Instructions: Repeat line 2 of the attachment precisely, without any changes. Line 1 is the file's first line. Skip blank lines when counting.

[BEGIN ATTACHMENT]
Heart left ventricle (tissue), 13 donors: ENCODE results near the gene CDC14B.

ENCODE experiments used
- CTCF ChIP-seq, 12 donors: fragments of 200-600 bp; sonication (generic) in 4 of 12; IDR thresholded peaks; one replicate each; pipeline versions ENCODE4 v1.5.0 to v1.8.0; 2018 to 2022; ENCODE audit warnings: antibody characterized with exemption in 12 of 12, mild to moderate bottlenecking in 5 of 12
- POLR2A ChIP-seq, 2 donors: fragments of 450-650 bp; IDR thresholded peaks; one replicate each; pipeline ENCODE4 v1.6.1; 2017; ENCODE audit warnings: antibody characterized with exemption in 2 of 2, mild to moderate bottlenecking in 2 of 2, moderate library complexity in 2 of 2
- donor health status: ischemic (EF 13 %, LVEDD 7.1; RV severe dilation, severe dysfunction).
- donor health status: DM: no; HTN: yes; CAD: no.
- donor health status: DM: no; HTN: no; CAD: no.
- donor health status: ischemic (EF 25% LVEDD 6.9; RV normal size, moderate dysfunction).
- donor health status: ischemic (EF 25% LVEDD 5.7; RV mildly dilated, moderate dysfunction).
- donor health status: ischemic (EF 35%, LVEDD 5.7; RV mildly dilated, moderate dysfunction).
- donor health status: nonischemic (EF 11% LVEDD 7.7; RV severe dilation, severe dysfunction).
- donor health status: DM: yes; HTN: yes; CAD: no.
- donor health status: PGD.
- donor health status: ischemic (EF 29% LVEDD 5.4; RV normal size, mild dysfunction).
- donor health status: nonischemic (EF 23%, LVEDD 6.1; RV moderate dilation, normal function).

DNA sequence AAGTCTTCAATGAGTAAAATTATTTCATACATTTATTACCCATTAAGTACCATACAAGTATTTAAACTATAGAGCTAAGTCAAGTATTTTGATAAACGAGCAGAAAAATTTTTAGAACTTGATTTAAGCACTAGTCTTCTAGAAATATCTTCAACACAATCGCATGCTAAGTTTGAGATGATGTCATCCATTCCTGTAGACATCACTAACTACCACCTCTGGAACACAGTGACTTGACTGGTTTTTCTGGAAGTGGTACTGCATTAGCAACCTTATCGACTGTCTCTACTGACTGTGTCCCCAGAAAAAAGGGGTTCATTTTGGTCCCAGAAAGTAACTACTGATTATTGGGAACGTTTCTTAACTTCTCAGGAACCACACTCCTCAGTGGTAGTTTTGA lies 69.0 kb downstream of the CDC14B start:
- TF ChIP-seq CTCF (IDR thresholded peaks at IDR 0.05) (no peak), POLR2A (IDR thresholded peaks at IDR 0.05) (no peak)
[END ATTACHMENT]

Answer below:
ENCODE experiments used